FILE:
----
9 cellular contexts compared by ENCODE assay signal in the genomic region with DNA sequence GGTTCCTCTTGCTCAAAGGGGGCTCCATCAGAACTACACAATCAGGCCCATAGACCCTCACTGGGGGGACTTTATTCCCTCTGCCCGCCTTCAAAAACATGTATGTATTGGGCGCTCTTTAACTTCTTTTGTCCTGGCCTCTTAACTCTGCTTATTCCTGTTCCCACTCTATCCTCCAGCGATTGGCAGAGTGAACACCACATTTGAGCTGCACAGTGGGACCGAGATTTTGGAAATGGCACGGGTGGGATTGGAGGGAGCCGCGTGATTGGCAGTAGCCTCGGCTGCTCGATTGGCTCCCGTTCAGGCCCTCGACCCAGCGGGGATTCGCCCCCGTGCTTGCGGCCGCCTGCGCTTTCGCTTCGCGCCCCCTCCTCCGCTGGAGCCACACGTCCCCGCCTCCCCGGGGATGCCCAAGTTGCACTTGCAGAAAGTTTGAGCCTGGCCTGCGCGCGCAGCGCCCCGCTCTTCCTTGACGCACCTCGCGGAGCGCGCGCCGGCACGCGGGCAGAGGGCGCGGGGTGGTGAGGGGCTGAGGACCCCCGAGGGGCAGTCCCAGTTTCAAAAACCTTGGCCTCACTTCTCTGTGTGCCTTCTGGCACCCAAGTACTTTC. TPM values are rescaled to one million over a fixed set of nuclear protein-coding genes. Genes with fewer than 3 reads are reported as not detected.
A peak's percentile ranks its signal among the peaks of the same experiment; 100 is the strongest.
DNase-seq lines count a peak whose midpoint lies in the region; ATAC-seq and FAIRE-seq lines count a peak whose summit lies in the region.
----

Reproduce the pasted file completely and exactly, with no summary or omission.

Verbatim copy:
9 cellular contexts compared by ENCODE assay signal in the genomic region with DNA sequence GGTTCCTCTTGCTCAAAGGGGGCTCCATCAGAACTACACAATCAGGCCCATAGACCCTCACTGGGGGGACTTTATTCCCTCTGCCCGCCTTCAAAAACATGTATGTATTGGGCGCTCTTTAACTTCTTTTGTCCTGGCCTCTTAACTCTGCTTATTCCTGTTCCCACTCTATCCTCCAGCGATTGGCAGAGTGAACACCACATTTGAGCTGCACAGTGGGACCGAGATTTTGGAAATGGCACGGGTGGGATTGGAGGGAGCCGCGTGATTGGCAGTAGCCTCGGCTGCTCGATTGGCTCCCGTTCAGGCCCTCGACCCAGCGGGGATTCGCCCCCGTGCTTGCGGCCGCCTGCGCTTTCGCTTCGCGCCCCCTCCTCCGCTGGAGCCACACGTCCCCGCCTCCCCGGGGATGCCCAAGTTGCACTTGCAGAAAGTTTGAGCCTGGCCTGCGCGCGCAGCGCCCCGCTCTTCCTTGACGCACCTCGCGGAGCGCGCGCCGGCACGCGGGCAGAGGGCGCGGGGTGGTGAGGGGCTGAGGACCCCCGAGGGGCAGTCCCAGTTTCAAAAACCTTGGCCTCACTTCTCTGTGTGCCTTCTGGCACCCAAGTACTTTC. TPM values are rescaled to one million over a fixed set of nuclear protein-coding genes. Genes with fewer than 3 reads are reported as not detected.
A peak's percentile ranks its signal among the peaks of the same experiment; 100 is the strongest.
DNase-seq lines count a peak whose midpoint lies in the region; ATAC-seq and FAIRE-seq lines count a peak whose summit lies in the region.